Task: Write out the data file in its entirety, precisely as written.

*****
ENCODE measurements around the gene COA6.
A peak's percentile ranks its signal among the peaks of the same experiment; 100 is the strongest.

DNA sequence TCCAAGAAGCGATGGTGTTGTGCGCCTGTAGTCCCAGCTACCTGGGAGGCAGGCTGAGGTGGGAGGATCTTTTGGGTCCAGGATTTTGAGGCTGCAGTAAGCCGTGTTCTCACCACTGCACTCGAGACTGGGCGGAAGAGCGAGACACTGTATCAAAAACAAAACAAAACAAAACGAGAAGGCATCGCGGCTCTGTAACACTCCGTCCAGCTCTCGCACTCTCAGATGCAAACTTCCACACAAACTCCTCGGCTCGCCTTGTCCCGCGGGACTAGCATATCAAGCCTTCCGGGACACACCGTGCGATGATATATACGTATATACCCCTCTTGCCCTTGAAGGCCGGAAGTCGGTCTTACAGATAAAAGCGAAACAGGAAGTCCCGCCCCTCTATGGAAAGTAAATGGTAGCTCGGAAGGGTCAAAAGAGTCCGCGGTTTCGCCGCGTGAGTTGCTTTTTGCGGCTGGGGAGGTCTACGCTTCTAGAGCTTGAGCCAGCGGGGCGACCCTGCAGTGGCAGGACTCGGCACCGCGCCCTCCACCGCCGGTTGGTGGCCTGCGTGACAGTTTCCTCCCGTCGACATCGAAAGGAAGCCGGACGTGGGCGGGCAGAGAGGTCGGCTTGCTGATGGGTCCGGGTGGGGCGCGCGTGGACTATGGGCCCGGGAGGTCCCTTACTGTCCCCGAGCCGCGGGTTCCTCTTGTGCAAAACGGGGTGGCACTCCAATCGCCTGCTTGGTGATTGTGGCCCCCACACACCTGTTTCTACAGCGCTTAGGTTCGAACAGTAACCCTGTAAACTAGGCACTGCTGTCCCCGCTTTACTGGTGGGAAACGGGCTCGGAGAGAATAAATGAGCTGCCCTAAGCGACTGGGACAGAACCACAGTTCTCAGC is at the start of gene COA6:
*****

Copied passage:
ENCODE measurements around the gene COA6.
A peak's percentile ranks its signal among the peaks of the same experiment; 100 is the strongest.

DNA sequence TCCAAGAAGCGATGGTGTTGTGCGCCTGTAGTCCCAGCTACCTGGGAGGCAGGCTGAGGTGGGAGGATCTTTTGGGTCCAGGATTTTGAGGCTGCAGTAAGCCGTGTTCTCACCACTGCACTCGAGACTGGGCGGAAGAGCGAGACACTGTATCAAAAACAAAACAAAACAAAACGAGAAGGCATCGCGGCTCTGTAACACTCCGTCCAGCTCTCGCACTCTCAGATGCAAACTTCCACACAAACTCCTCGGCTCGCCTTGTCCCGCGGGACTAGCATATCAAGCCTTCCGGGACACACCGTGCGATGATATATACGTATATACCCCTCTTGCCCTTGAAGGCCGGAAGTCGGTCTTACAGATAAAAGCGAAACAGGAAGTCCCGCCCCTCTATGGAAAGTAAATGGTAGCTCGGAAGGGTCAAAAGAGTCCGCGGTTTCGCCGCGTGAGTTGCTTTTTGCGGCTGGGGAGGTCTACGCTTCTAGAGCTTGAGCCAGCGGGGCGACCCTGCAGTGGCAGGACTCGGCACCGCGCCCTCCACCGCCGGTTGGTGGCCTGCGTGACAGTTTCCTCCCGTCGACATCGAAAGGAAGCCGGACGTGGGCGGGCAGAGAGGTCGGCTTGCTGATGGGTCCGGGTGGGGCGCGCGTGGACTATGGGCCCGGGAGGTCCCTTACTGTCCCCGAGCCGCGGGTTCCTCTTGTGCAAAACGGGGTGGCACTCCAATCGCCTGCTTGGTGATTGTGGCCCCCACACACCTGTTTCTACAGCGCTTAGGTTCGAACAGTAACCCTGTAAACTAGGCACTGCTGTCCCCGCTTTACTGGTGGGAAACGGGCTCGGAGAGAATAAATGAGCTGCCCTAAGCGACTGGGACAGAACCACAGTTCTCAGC is at the start of gene COA6: